After a rather combative interview with Teddy Pendergrass for Wax Poetics 33, I was often asked, “What was up with Teddy that day?” To say that we butted heads would be an understatement. Teddy straight-up got at me, which was difficult to accept from someone I admired for so many years. While Michael Jackson was the first artist that garnered my independent support, it was Pendergrass’s music that I was raised on. If you lived in an African American household at any point during the 1970s, then Philadelphia International Records (PIR) most likely provided the soundtrack to your life. And at Philly International, Pendergrass was king. Theodore DeReese Pendergrass was fifty-nine at the time of his death from complications of colon cancer.
“Teddy had a hot head,” says Kenny Gamble, cofounder of PIR along with Leon Huff. “I think that was part of his attraction—that he was a little arrogant—which was good, because he was very sure of himself.” Such certainty led a ten-year-old Pendergrass to his first calling as an ordained minister, and then to a life in music, where he began his career as a drummer. The teenage Pendergrass was a regular on the Philadelphia club circuit until his first break came when asked to tour with singer “Little” Royal Torrance (of Little Royal and the Swingmasters fame). After his time with Torrance, Pendergrass began playing with a local act called the Cadillacs until receiving the career break as the Cadillacs were folded into the Harold Melvin–helmed Blue Notes in 1969.
In just a year, Pendergrass moved from behind the drum kit to lead vocalist, eventually becoming a featured performer on the strength of his unparalleled singing ability. Says Gamble: “Teddy had the ability to sing smooth, and then he had the power to sing rough. He’d change up on you in a minute in the studio. He was an artist that had it all going for him.
“He was unique in a way. I put him in the same category that you put Jackie Wilson, and Sam Cooke, and Marvin Gaye, and Otis Redding. He was one of those types of artists.” As a member of Harold Melvin and the Blue Notes, Pendergrass sang lead on a string of R&B classics—“The Love I Lost,” “Bad Luck,” “If You Don’t Know Me by Now,” “Wake Up Everybody”—before embarking on a solo career in 1976.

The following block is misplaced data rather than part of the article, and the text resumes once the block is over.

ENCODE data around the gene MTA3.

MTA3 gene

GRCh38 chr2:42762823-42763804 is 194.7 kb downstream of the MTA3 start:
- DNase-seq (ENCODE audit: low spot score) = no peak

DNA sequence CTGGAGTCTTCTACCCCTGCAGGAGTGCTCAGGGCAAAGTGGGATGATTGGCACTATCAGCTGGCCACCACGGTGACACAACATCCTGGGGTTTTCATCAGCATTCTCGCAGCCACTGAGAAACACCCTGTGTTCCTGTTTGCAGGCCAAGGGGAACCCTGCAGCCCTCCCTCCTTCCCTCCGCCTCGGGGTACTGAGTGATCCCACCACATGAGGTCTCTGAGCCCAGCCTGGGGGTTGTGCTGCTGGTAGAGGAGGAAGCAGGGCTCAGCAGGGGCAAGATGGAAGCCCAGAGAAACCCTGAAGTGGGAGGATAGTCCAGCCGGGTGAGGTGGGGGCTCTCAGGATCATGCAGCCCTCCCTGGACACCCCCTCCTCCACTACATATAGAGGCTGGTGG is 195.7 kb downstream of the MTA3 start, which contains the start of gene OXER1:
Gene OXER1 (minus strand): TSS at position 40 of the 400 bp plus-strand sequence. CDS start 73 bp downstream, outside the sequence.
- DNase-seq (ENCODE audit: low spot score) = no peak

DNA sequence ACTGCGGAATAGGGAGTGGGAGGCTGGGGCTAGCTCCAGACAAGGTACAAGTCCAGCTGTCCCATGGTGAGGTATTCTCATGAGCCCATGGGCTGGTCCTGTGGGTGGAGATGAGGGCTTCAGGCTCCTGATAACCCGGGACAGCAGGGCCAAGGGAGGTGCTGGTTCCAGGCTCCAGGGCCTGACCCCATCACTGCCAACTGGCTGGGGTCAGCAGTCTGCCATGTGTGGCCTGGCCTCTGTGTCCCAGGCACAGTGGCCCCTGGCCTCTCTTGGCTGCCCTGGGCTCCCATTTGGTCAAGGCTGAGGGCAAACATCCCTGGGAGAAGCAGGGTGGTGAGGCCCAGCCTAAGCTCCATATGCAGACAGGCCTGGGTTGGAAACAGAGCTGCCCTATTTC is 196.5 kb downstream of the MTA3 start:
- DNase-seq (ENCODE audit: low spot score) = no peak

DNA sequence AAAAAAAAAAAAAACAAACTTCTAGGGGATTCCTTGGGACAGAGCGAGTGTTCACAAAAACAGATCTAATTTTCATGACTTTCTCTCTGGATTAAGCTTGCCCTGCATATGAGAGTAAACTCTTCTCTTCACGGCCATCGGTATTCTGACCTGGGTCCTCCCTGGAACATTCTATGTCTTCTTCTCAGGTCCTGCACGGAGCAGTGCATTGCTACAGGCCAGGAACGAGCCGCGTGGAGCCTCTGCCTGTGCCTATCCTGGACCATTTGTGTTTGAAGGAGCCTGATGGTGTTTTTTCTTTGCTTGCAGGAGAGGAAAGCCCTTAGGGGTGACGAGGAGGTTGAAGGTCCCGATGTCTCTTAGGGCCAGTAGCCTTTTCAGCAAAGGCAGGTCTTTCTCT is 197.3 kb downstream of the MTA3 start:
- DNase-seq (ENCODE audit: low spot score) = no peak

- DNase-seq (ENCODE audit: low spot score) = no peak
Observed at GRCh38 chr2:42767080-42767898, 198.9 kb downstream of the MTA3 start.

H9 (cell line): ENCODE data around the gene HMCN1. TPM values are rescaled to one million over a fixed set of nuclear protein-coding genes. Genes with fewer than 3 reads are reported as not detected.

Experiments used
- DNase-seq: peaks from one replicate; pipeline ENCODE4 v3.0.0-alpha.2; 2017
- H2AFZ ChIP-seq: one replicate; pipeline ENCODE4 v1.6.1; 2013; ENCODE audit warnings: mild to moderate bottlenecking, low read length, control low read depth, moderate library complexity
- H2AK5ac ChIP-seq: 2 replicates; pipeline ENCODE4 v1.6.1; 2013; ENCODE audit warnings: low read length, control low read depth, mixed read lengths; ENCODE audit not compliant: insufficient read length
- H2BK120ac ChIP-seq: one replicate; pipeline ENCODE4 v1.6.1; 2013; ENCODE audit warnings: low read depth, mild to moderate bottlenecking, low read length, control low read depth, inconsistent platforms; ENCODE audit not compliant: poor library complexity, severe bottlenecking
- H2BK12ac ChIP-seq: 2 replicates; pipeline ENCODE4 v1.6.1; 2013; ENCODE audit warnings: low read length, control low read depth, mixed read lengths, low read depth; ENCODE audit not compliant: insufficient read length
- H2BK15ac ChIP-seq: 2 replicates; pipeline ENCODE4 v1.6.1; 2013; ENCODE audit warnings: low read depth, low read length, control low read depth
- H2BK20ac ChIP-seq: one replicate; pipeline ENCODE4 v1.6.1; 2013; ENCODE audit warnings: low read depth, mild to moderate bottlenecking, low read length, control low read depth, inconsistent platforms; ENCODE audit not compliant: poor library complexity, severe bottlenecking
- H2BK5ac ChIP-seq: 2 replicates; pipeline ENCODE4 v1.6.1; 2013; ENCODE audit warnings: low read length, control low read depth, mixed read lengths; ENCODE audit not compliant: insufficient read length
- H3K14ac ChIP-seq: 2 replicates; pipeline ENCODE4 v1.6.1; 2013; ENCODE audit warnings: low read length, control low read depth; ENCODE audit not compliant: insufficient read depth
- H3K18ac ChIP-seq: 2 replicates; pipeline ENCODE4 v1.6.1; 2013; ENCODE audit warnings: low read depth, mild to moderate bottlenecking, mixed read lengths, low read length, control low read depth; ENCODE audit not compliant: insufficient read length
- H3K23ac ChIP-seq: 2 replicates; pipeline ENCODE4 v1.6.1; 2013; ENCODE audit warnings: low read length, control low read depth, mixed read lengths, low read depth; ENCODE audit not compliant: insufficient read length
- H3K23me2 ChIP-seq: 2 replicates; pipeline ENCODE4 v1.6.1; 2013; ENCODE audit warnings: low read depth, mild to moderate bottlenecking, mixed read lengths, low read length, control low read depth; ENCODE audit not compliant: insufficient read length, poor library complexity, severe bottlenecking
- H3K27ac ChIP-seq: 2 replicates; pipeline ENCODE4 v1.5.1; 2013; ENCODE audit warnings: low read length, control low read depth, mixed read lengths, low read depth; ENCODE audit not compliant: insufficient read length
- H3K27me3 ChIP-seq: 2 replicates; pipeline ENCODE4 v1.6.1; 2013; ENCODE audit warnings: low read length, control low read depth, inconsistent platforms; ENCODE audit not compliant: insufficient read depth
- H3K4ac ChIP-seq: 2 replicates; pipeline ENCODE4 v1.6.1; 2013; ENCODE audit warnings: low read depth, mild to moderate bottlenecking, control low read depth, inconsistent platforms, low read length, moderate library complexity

“He was very intelligent,” says Gamble. “He wasn’t just a singer. He was very, very intelligent, and he was a good businessman.” Pendergrass’s first four albums as a solo artist—Teddy Pendergrass (1977), Life Is a Song Worth Singing (1978), Teddy (1979), and TP (1980)—all went platinum, cementing his ’70s dominance. A March 1982 automobile accident would leave Pendergrass a quadriplegic and temporarily halt his recording career, but it wouldn’t extinguish his inner fire, which I found out that day.
“He would bark back at you,” Gamble adds, “but I never experienced that with him. We had a real good relationship. But people tell me all the time that he would bark at them a little bit, but I think his bark was a little stronger than his bite, you know? Because Teddy would do anything for you.
“Teddy was very loyal to Gamble and Huff, and as a recording artist, he was probably one of the best that we ever worked with.”
Out of nine lives, Teddy had at least fourteen that I know of. Shep Gordon and I started managing Teddy in 1978, and through the almost thirty-two years, we witnessed such tenacity from him. We saw someone who could suffer and keep his head up high; we learned that greatness is a gift, not a right; and we learned that we should appreciate everything we have now, because it can be lost in a moment. Often imitated—but I can say as a consistent witness, never duplicated—he rode Gamble and Huff songs like Ben-Hur in the Circus Maximus. He could give life to any song he sang. I say all this because being an artist was a very important role to Teddy, and he never faltered in it, he never phoned it in, and he gave it everything he had, in life as in death.
–Funeral remarks of manager Daniel S. Markus, January 23, 2010